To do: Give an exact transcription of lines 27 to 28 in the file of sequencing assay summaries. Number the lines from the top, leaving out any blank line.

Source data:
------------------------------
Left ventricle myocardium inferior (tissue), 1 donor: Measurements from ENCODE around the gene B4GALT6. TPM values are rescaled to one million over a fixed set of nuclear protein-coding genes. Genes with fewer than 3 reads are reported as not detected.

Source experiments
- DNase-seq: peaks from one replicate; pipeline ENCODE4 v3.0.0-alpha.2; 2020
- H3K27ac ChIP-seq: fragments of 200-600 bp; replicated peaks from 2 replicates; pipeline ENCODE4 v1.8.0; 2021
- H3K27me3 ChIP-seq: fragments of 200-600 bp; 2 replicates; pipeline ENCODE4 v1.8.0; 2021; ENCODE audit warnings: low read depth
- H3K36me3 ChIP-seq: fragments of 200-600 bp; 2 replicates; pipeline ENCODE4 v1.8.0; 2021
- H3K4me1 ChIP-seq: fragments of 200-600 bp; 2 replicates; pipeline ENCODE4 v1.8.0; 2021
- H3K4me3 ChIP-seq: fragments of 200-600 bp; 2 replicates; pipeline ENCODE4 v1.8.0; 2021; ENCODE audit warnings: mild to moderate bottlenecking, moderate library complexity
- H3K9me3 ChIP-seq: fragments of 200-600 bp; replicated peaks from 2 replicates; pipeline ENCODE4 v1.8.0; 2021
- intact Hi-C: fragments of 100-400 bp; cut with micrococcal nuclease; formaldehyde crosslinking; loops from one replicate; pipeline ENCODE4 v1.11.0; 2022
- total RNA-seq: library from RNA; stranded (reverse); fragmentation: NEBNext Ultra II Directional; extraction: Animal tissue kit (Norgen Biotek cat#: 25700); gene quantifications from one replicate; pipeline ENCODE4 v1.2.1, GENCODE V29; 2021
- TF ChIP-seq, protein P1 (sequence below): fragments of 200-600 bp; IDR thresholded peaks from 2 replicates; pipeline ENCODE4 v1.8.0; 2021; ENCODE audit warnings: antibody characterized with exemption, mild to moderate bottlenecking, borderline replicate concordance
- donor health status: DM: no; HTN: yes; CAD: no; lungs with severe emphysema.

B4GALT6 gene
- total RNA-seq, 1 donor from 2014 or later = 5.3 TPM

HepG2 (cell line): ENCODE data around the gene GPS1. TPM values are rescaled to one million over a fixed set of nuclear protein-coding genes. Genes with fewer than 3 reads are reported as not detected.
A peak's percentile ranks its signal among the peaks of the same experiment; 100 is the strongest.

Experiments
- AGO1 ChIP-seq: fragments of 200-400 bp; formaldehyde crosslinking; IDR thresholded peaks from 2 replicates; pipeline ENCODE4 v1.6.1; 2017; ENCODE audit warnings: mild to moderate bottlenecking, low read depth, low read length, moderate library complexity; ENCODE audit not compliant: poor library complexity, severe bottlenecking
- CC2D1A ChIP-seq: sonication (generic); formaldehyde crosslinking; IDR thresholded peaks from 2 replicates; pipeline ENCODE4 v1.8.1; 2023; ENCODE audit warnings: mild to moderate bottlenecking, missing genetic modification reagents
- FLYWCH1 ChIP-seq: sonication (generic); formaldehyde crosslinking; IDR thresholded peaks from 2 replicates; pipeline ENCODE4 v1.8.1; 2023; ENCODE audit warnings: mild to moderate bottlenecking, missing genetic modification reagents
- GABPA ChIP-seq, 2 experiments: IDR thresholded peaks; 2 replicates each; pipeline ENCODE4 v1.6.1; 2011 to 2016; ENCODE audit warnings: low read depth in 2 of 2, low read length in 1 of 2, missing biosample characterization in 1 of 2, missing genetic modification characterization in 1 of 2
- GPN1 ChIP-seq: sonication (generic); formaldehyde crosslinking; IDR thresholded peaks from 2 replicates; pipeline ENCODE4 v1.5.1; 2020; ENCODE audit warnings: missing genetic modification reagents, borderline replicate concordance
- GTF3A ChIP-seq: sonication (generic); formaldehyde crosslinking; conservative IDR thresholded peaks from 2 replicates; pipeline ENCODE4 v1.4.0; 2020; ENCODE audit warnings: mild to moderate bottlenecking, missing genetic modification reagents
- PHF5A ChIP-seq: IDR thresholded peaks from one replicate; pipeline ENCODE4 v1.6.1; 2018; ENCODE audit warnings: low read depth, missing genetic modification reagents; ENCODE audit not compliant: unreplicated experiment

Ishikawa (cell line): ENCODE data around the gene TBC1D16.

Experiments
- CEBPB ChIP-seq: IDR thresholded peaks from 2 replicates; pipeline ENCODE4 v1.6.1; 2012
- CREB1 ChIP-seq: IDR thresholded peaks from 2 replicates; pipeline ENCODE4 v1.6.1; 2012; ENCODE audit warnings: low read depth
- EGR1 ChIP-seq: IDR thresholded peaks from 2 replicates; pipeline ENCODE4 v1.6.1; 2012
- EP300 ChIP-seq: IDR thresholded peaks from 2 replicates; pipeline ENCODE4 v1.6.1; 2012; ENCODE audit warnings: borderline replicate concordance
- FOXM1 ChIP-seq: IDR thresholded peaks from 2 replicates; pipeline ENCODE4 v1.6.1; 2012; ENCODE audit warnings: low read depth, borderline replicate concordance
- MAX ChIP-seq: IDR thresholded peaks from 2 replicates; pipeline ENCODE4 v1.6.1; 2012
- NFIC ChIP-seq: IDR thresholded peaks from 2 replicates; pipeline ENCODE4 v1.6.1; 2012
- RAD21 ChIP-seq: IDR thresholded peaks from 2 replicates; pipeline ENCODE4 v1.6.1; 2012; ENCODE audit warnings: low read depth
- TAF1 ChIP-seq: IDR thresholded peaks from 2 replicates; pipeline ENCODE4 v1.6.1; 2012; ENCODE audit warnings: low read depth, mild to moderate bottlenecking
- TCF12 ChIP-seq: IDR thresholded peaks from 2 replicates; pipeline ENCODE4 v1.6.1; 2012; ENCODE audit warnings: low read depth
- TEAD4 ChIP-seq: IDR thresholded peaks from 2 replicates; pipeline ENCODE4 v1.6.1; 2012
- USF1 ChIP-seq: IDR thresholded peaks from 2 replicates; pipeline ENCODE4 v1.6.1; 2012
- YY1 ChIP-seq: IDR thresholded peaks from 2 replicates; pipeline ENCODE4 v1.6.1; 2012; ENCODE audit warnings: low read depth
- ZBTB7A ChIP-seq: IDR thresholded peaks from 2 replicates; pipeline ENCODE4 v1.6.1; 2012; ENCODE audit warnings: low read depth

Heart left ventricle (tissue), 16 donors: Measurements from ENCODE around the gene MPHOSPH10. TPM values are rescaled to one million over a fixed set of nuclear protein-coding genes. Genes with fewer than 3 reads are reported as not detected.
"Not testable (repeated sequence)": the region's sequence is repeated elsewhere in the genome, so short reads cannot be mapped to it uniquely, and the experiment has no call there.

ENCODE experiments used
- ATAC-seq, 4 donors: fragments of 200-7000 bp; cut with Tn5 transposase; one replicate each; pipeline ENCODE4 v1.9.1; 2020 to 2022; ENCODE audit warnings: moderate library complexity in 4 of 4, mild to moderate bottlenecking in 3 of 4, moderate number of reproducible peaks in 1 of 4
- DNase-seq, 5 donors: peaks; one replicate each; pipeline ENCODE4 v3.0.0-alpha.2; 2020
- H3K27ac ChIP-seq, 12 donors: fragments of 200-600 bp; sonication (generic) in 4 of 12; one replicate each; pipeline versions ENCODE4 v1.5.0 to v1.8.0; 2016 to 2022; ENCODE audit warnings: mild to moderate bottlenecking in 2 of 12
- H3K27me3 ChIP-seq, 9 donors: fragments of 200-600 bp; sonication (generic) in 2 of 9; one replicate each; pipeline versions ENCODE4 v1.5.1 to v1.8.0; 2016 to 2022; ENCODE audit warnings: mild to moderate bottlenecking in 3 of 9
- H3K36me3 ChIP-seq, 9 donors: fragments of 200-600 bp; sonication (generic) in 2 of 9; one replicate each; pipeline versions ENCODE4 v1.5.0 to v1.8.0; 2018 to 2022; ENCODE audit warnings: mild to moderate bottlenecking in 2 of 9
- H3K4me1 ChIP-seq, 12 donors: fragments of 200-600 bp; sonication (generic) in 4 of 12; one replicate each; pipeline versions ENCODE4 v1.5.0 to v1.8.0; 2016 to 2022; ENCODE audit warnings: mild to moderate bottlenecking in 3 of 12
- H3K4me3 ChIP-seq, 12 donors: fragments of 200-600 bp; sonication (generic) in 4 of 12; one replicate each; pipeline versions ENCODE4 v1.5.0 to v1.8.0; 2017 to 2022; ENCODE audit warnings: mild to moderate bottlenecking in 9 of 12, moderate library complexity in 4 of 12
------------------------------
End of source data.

Experiments
- CEBPB ChIP-seq: IDR thresholded peaks from 2 replicates; pipeline ENCODE4 v1.6.1; 2012